“I wish my congregation didn’t read the Bible so much!” said no pastor ever.
As an evangelical pastor in the Reformed Baptist tradition, I think I speak for all of us in saying we want our people to know the Bible, so that they can “grow in grace and in the knowledge of Jesus Christ” (2 Pet. 3:18).
As pastors, we’re called to the ministry of the Word. We’re to feed our people the Word because that’s how faith comes and grows (Rom. 10:17; John 17:20). And we don’t just want them to listen to us read and preach it on Sundays; we also want them to read and meditate on it day and night throughout the week.
The question is, how can we help them do it? Of course, some won’t need your help. There’s a man in my church who’s been reading through the Bible yearly since before I was born. But many others do need help. There are probably numerous Christians in your church right now who’ve never read through the whole Bible. They would benefit from some pastoral direction.
There are probably numerous Christians in your church who’ve never read through the whole Bible. They would benefit from some pastoral direction. I have a suggestion for you.
As a fellow pastor, I have a suggestion for you. It’s not new, and it wasn’t my idea—both reasons I heartily encourage you to consider it.
Wisdom from a 20-Something Scottish Pastor
On December 30, 1842, a Scottish Presbyterian pastor named Robert Murray M’Cheyne wrote a tract for his congregation titled “Daily Bread: Being a Calendar for Reading through the Word of God in a Year.” It laid out a reading schedule that, if followed, would take the reader through the entire Bible in a year, including the Psalms and New Testament twice. He prefaced it with some pastoral meditations on the dangers and benefits of following such a plan. Sadly, M’Cheyne didn’t live to see his people read through the plan; he died less than three months later at the age of 29.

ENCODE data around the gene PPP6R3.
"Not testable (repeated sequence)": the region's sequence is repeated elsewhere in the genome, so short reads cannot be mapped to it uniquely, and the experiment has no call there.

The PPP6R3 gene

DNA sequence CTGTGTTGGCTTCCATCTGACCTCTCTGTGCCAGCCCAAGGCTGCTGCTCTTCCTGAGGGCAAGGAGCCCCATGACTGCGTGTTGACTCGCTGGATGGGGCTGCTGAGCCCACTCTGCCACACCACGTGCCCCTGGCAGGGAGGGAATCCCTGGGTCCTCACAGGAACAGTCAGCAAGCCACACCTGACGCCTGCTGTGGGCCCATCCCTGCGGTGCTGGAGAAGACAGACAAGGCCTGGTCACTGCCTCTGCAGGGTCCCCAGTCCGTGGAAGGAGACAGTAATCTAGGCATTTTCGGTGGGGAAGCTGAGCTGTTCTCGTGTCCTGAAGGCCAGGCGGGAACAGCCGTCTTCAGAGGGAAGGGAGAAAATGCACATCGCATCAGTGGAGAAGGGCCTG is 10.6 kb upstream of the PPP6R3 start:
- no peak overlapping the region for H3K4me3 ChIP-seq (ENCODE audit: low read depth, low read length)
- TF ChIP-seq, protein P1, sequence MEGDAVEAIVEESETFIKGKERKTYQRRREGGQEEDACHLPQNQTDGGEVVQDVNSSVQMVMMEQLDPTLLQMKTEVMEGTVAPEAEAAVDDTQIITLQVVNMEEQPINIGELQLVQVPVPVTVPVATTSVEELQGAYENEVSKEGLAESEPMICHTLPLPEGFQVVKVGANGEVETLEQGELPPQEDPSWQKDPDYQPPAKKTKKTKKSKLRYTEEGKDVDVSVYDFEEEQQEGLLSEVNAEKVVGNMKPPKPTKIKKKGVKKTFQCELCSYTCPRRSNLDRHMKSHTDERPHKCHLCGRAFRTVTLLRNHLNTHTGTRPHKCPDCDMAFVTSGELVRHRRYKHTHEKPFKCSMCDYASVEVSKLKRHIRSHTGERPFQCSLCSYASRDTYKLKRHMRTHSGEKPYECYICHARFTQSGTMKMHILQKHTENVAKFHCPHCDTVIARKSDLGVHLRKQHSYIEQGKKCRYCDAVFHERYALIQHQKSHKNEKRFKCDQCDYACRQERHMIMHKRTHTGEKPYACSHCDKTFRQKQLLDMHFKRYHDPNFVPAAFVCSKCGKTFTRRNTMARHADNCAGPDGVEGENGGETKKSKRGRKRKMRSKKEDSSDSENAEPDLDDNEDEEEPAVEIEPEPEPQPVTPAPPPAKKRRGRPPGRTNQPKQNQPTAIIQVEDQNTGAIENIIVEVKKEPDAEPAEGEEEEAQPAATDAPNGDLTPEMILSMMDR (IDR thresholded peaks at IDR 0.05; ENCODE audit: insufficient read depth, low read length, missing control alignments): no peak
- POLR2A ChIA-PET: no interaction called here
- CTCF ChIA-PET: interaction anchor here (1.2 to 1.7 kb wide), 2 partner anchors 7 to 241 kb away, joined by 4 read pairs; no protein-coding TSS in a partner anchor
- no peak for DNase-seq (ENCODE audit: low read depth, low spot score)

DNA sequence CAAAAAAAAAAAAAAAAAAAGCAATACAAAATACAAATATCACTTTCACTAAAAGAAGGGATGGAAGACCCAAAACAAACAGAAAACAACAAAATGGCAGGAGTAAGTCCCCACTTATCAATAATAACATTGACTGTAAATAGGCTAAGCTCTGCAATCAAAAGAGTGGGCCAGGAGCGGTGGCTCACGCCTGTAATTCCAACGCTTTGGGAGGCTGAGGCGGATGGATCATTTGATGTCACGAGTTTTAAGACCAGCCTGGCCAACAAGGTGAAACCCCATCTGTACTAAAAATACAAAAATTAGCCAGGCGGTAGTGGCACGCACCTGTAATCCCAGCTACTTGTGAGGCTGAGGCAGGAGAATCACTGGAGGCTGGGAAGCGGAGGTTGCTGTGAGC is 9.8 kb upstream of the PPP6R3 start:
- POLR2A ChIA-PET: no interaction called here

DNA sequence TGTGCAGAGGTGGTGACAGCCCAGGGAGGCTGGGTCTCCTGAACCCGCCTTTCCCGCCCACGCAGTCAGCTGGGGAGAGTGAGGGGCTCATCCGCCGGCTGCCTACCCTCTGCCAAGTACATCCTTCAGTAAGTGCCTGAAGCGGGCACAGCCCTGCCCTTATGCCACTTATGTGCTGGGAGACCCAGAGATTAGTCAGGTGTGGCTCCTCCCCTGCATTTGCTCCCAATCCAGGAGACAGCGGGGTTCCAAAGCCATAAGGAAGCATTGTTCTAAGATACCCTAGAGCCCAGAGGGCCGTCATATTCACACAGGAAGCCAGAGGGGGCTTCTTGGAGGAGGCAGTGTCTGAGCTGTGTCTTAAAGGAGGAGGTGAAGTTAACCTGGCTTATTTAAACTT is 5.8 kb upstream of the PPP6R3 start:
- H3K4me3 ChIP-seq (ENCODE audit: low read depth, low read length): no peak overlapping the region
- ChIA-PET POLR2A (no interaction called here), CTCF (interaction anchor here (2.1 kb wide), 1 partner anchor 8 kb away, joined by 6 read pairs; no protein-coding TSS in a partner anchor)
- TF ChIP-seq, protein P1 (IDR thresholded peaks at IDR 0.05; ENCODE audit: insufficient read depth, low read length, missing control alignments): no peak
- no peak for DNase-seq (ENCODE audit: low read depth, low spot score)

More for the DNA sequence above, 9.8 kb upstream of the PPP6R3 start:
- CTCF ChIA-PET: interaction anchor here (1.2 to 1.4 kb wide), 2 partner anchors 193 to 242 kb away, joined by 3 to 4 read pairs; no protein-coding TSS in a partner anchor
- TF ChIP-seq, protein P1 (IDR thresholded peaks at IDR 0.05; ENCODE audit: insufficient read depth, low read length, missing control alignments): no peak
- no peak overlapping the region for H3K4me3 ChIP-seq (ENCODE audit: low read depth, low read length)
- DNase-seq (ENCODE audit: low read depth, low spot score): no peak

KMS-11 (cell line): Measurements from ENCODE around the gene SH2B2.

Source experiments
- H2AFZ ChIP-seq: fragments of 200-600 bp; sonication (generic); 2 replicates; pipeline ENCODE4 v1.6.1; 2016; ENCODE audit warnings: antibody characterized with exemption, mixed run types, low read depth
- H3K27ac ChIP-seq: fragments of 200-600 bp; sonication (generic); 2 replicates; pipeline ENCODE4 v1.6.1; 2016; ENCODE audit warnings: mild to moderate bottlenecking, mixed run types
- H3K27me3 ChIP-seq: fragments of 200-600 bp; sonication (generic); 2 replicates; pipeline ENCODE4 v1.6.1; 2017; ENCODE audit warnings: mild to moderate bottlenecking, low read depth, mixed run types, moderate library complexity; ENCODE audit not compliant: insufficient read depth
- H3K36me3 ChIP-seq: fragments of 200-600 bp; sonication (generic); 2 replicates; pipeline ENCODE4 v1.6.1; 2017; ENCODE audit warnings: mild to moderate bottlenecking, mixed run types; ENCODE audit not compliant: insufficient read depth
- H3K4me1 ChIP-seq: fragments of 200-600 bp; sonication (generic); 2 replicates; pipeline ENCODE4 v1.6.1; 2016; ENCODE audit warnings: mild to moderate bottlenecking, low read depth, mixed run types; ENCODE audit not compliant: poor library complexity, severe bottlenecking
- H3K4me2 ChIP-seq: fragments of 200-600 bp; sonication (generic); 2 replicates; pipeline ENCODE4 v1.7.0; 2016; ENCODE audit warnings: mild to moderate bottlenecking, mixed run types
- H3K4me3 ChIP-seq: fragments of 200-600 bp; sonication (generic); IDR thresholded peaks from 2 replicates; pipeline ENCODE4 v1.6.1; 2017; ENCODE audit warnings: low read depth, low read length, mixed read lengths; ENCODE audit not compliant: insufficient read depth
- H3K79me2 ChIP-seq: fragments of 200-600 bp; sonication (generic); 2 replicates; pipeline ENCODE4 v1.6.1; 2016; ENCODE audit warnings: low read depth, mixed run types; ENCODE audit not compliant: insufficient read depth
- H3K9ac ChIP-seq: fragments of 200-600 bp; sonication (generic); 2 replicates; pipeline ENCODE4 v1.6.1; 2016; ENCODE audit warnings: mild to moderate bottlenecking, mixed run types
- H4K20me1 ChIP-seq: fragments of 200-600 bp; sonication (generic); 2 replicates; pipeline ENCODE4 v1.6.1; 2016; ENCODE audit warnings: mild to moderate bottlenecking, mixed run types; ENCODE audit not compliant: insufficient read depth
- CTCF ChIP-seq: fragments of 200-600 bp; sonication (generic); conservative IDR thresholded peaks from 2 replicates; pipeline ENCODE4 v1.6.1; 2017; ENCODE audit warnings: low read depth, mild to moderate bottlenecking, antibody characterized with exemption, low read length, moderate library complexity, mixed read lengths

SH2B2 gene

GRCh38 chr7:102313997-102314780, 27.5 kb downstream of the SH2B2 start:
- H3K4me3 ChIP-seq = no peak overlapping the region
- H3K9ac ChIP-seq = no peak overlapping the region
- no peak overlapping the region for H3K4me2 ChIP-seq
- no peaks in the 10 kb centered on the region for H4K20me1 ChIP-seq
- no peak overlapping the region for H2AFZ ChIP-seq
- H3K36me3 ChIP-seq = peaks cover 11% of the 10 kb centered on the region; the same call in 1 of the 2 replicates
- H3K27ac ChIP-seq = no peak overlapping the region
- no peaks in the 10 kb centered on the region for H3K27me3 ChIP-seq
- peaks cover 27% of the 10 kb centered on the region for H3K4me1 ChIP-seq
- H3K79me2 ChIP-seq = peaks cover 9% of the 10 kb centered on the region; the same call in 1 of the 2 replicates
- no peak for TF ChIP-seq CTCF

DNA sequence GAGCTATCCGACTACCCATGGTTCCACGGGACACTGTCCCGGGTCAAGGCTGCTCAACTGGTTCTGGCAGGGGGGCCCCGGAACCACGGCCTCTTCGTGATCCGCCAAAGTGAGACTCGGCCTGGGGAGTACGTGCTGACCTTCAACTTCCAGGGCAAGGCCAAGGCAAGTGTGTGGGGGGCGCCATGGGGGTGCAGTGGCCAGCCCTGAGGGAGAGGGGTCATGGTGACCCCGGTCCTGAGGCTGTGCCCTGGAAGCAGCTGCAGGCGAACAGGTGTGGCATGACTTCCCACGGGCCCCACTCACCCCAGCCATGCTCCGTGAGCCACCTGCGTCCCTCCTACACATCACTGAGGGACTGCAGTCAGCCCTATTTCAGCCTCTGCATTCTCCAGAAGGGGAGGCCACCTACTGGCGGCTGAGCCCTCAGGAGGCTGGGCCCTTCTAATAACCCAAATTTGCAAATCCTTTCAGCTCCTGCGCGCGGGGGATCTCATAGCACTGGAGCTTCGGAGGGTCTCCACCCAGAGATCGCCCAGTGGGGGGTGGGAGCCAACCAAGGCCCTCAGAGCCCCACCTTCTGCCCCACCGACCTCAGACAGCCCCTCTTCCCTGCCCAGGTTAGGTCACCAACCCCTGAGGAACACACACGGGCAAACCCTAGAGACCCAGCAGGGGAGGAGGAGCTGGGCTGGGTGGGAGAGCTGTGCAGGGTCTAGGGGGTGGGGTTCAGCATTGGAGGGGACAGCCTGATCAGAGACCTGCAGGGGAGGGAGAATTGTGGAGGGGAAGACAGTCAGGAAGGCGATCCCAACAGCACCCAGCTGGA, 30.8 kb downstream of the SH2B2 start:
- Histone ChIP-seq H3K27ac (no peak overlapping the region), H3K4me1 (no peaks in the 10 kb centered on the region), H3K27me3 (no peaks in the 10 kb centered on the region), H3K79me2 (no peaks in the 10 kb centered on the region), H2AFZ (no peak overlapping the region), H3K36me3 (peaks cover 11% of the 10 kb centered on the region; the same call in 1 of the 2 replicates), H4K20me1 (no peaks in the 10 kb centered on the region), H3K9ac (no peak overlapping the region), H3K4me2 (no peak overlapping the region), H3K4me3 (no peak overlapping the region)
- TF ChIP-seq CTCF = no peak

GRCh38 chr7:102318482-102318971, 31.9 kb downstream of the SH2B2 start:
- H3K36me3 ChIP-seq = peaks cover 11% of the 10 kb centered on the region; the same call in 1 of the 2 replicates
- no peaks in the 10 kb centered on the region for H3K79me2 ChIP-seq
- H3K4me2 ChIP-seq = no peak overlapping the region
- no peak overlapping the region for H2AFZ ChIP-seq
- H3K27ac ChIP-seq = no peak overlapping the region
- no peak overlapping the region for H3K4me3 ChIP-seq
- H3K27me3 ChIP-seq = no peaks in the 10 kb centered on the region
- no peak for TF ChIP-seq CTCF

It speaks volumes about this young pastor’s priorities that he not only felt a deep desire for his people to read the Bible, but also took creative pains to guide them in how to do it. As long as they’re doing it, he could’ve reasoned, who am I to dictate how? He could’ve allowed his relative youth to make him hesitant to guide older (and perhaps more mature) saints in their spiritual walk.
Of course, M’Cheyne wasn’t dictating anything. He knew he couldn’t force his advice, and he was well aware of the dangers of reading by plan. Just read his list of potential pitfalls, and you’ll be reminded there’s nothing new under the sun. But he also knew the potential payoffs.
Why Not Follow M’Cheyne’s Example?
I’m not suggesting you reinvent the wheel and write a Bible-reading plan for your own congregation (though there’s nothing wrong with that). But why not grab the baton from young M’Cheyne and do what he never got to do—namely, lead your own congregation through his Bible reading plan in 2020?
Prudence would suggest that if you want your people to read the Bible more faithfully, then you need a plan.